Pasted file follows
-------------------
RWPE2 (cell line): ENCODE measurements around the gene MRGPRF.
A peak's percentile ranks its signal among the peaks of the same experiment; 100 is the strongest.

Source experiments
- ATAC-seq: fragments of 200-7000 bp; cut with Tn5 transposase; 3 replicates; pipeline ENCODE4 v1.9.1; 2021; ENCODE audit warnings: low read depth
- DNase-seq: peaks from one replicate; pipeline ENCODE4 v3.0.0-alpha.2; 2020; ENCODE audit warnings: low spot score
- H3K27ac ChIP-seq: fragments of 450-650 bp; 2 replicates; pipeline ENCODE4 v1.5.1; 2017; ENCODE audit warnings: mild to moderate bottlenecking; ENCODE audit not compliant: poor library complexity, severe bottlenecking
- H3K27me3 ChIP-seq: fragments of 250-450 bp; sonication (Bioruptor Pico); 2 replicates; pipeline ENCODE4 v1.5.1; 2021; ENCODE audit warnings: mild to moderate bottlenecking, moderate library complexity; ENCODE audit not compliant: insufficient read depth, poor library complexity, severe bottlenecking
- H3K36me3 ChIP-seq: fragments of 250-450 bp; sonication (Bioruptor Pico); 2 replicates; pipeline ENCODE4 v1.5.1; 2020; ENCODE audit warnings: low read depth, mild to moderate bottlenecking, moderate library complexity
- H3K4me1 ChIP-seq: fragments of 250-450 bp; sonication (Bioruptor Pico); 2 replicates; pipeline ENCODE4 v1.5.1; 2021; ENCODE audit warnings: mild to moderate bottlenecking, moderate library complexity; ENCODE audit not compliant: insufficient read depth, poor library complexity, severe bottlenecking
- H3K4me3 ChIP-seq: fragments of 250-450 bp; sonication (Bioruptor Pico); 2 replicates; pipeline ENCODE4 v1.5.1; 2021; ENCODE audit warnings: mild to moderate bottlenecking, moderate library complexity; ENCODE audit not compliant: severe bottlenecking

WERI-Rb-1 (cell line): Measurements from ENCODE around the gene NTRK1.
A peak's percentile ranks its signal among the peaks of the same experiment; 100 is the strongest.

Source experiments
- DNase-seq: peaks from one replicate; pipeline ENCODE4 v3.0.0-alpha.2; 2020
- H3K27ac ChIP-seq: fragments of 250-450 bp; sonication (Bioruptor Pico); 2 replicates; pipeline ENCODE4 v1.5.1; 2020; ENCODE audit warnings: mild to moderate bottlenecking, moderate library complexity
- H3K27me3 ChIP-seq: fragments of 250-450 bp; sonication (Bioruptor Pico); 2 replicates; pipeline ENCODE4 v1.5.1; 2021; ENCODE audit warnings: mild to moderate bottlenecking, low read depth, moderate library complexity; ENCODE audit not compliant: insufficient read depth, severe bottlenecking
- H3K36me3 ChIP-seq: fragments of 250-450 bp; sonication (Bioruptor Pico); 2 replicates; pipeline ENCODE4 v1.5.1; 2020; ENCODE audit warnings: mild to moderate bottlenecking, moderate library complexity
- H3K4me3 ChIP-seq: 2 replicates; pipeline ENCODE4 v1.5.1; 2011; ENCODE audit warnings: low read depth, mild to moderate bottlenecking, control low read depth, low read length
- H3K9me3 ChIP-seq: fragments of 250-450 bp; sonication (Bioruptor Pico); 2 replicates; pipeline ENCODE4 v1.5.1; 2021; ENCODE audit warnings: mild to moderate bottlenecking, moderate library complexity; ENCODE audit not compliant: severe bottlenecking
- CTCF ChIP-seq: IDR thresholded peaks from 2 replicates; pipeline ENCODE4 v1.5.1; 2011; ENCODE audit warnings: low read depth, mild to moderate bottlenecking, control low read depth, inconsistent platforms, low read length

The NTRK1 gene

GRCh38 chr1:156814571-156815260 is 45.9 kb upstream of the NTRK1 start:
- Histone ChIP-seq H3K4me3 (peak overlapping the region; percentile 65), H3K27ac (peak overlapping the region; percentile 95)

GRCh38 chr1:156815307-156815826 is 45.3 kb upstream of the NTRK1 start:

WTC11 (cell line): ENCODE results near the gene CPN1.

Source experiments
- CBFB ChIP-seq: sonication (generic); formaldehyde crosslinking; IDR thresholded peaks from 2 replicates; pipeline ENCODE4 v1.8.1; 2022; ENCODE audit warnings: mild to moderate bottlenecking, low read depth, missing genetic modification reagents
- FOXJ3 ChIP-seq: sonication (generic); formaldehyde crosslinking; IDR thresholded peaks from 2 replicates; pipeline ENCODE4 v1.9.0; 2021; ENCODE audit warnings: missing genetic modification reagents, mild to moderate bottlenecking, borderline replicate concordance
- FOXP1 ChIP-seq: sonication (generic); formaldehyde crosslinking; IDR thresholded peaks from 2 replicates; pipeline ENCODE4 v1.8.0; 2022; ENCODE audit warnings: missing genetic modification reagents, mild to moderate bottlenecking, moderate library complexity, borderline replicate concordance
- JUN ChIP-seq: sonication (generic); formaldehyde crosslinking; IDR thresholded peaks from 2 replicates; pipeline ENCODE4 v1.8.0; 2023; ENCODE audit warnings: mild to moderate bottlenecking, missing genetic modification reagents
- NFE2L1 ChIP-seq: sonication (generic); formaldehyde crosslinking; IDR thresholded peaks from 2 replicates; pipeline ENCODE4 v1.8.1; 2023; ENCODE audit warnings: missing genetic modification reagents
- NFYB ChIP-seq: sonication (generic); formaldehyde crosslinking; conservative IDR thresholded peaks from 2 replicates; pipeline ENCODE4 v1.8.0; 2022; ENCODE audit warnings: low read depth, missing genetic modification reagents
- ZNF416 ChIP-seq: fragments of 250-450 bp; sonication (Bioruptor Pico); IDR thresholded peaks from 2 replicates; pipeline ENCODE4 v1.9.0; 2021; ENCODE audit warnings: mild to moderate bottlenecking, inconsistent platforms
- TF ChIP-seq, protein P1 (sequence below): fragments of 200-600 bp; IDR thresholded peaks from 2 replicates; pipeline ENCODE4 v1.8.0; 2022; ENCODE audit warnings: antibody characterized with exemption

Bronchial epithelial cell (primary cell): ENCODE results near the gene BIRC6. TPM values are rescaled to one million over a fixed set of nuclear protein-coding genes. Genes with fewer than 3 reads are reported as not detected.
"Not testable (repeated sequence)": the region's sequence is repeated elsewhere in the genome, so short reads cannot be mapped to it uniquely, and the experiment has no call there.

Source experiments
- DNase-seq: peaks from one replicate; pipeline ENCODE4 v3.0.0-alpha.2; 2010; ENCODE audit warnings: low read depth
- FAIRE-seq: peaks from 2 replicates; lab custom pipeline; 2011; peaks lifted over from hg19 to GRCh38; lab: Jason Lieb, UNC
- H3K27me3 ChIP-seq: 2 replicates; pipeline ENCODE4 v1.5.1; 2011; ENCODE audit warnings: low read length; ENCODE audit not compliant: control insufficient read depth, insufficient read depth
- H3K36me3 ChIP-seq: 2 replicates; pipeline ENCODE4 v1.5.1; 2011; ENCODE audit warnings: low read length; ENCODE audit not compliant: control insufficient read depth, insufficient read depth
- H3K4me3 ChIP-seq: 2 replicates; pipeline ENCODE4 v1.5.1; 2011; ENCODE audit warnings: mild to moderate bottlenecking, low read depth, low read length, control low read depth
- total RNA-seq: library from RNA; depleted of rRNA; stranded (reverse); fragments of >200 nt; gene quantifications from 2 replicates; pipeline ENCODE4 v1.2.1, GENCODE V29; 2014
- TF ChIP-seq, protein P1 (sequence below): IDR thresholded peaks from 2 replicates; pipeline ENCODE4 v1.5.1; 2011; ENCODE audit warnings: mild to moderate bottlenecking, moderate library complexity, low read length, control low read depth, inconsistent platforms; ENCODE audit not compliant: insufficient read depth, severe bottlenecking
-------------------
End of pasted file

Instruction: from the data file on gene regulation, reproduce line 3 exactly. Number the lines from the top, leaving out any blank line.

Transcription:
Source experiments